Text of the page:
Kevin Coe

About Kevin Coe

Kevin Coe (Ph.D. 2008, University of Illinois) is an Assistant Professor in the Department of Communication. His research focuses on the interaction of American political discourse, news media, and public opinion. He is especially interested in politicians’ strategic language choices and how these choices succeed or fail in influencing news coverage and public opinion. His scholarship has appeared in such journals as Communication Monographs, Communication Research, Journal of Communication, Political Communication, Presidential Studies Quarterly, and Public Opinion Quarterly. He is the coauthor, with David Domke, of The God Strategy: How Religion Became a Political Weapon in America (2008, Oxford University Press). Professor Coe teaches classes on mass communication, media effects, and media and politics.
 

Selected Publications

Coe, K. (2011). George W. Bush, television news, and rationales for the Iraq War. Journal of Broadcasting & Electronic Media, 55, 307-324.

Althaus, S. L., & Coe, K. (2011). Priming patriots: Social identity processes and the dynamics of public support for war. Public Opinion Quarterly, 75, 65-88.

Coe, K., & *Neumann, R. (2011). International identity in theory and practice: The case of the modern American presidency. Communication Monographs, 78, 139-161.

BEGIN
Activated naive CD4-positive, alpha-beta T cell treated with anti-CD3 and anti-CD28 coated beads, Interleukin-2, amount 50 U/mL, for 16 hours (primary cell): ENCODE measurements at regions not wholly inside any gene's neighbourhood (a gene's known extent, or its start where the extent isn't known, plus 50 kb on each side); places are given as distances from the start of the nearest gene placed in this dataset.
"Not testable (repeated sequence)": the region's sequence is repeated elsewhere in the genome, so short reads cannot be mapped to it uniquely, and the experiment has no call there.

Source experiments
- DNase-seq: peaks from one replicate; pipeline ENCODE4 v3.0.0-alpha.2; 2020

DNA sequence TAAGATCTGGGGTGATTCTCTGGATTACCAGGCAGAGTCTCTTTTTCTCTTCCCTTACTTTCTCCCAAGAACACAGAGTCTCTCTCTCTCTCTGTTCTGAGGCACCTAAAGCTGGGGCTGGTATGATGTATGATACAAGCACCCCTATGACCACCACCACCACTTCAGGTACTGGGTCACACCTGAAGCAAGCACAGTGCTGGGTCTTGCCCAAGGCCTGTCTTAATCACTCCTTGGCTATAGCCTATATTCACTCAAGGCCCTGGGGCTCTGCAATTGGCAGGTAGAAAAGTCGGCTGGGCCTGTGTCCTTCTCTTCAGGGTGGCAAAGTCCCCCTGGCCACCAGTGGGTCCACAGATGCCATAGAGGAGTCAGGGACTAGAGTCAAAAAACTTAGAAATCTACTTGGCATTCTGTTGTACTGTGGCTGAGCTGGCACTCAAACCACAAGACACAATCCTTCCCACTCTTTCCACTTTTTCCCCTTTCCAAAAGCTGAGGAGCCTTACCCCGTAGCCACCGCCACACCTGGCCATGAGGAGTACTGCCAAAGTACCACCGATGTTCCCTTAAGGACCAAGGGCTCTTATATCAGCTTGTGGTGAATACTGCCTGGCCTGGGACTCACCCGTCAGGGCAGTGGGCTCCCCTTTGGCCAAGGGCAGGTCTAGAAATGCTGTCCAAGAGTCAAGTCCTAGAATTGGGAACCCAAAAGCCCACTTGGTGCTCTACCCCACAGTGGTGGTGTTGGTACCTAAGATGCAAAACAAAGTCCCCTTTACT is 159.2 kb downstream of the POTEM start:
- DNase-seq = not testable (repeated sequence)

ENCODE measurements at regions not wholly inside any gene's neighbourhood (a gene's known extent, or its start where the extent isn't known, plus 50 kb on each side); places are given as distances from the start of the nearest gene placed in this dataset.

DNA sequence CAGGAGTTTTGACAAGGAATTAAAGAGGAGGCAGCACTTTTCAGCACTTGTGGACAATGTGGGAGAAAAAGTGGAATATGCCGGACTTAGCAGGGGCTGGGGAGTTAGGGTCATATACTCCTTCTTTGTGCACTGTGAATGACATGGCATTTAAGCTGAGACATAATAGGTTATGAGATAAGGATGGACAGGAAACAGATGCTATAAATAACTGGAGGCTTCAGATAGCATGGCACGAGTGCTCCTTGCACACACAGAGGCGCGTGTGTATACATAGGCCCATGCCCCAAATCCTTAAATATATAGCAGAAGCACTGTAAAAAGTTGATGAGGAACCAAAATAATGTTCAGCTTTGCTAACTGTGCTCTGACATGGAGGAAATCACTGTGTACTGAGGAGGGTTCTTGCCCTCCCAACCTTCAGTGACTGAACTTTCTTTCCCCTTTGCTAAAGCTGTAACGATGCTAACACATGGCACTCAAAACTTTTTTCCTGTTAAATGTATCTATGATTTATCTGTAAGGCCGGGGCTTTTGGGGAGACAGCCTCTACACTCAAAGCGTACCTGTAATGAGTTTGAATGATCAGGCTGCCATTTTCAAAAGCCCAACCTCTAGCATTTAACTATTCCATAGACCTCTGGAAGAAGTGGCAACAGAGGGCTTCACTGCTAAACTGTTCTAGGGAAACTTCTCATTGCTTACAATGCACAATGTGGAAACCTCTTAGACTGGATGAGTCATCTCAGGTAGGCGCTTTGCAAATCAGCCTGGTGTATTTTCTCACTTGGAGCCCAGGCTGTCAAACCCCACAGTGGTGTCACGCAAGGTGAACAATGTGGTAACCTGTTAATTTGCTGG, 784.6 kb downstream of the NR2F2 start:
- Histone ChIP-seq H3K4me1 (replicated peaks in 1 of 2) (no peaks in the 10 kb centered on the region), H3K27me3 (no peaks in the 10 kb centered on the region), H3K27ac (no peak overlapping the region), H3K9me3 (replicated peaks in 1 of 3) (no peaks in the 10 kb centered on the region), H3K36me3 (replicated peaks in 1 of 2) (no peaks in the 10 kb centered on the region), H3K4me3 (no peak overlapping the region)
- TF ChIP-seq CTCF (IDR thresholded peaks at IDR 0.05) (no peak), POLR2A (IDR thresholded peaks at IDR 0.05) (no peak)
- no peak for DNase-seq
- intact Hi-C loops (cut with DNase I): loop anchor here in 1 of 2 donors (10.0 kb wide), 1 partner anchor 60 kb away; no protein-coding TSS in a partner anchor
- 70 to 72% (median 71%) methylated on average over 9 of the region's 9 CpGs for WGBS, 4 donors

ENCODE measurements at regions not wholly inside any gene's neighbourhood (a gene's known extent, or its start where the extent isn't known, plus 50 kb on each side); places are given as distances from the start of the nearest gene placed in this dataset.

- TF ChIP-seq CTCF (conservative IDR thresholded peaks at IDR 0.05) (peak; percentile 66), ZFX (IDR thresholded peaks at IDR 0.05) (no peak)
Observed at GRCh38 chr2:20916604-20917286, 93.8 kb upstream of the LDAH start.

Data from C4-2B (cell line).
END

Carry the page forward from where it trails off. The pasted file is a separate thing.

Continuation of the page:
Coe, K., & *Reitzes, M. (2010). Obama on the stump: Features and determinants of a rhetorical approach. Presidential Studies Quarterly, 40, 391-413.

Domke, D., & Coe, K. (2010). The God strategy: How religion became a political weapon in America (Updated edition). New York, NY: Oxford University Press. (Original work published 2008).

Coe, K., Tewksbury, D., Bond, B. J., Drogos, K. L., Porter, R. W., Yahn, A., & Zhang, Y. (2008). Hostile news: Partisan use and perceptions of cable news programming. Journal of Communication, 58, 201-219.
 

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Contact Information

Kevin Coe
Assistant Professor
Telephone: (520) 621-7077
Fax: (520) 621-5504
Office: Communication 219

Catalog Courses by Faculty

College of Social and Behavioral Sciences